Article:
If you think that the baby boomers are going to place a strain on our cash starved health care system, wait until you to see what problem the next generation brings.
The weight of children is increasing at an alarming rate and they are going to start seeking extended health care at a younger age. The problem represents a time bomb for our health care system.
Obesity is going to prematurely kill and maim kids in a number ways: increased diabetes, strokes, breast cancer, uterine cancer, asthma, arthritis, back problems, high blood pressure, thyroid disorders, high blood cholesterol, and atherosclerosis.
Doctor Martin Collis from Victoria has a solution — tax foods that are contributing to the problem. Fat taxes are collected in the United States where more than a dozen States collect a few cents on the sale of each soft drink and bag of snacks. That few cents multiplies to over $1 billion (US) a year.
There is a reluctance on the part of governments to spend this money advertising healthy eating but the fast food industry is not hesitant. They know how to advertise and would like to “educate” children in schools about the benefits of sweet, salty, fatty foods. McDonald’s spends $1.1 billion on marketing in the U.S. and Coca-Cola spends $866 million.
Compare that with the mere $1 million that National Cancer Institute spends each year to encourage Americans to eat healthy to reduce the risk of cancer. The sad fact is that there isn’t as much money to be made promoting fruit and vegetables.
It’s not just the consumption of fast foods that’s the problem, it’s the size of the portions. Movie theatres sell bucket-sized popcorn and litre-sized soft drinks. Fast food restaurants encourage customers to “super size” their orders and indulge in an orgy of empty calories for only 49 cents more.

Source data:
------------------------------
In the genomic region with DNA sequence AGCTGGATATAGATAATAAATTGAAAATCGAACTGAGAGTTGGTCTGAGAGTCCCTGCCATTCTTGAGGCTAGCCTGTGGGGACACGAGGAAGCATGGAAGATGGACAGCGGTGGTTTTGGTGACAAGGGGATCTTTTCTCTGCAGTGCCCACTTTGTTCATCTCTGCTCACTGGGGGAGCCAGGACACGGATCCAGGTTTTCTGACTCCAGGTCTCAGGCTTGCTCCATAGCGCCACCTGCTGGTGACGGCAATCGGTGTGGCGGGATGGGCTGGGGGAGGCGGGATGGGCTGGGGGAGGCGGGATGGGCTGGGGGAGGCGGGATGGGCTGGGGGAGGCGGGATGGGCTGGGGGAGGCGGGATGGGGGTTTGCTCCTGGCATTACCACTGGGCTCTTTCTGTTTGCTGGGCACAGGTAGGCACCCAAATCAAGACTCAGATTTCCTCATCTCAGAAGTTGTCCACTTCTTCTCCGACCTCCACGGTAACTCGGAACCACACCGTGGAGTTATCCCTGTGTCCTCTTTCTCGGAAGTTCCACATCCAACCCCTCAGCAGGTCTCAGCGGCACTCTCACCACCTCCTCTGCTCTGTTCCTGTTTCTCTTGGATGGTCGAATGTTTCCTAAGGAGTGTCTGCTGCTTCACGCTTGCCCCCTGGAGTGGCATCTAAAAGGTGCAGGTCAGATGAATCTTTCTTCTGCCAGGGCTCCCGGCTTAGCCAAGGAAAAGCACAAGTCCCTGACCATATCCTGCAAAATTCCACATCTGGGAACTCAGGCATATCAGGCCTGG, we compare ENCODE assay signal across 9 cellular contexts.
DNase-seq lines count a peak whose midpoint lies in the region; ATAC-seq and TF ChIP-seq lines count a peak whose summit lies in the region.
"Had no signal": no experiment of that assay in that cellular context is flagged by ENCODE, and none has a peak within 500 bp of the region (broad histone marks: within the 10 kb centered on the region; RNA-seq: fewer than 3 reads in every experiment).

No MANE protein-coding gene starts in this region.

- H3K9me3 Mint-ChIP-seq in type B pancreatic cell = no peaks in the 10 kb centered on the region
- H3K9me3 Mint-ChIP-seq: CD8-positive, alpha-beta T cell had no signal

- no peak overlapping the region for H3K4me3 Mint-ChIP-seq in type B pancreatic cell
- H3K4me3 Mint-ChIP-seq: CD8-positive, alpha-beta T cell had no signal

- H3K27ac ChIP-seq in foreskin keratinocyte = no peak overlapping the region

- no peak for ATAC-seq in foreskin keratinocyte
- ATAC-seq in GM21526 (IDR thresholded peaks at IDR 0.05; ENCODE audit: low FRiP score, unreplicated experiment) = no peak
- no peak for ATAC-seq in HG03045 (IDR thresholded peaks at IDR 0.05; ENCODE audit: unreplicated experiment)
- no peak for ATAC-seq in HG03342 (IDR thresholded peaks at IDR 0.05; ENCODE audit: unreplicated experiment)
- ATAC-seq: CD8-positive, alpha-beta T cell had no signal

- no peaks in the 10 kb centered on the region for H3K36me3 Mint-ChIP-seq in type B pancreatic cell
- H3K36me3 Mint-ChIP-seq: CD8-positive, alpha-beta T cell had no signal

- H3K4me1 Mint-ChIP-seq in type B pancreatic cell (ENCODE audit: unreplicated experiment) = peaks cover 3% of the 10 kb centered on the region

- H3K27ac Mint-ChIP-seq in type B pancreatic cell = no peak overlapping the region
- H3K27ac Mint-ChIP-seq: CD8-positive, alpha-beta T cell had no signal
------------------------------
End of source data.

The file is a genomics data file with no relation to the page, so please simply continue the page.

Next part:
The result is that we have super size kids says Dr. Collis. It’s a problem that’s getting worse. Since 1981 obesity in Canadian boys has increased from 5 to 14 per cent and the figures are almost as bad for girls. Girls get the message from the fashion industry that being fat is worse than death — it’s a living hell. So, girls risk their health by purging their bodies of junk food.
It’s hard to find solutions to obesity when it such a misunderstood problem. Obese people are seen as social outcasts just for being good consumers — following eating habits encouraged by the fast food industry. No wonder teens are confused. On one hand they are told that thin is sexy and desirable while the fast food industry promotes obesity.
Solutions to obesity are also mired in politics. Just the idea of a fat tax has right-wingers squirming. An editorial in the Ottawa Citizen says “we are leery of calls for government intervention on matters that are intrinsically personal and private. What people eat and drink (and smoke) is, with few exceptions, their own business.” Wrong.
As long as we have a public health care system in which everyone pays for bad eating habits then unhealthy eating is everyone’s concern. It’s in everyone’s best interests to have a healthy society.
Programs that promote activity and fitness, like ParticipAction, have been starved of government funding.
“Health Canada itself claimed that the annual medical cost directly attributed to inactivity is over $2 billion per year,” says Russ Kisby, volunteer president of ParticipAction. It would take only a small fraction of that promote health life styles and reduce health care costs.
I wonder why we eat beyond our caloric needs? Two reasons come to mind.
Our guts evolved to consume large amounts of food high in fibre and low in calories. Before agriculture, humans spend a lot of time eating roots, berries, seeds, primitive grains, and nuts. We had to eat lots just to survive. The impulse to eat is still there even though we now consume too many calories.
Another explanation is that consumerism is empty and unfulfilling. The marketplace has failed to provide what people hunger for — nourishment for the human spirit. We buy useless stuff and eat without satisfaction. The purchase of new things provides a brief pleasure, but like eating one potato chip, we just want more.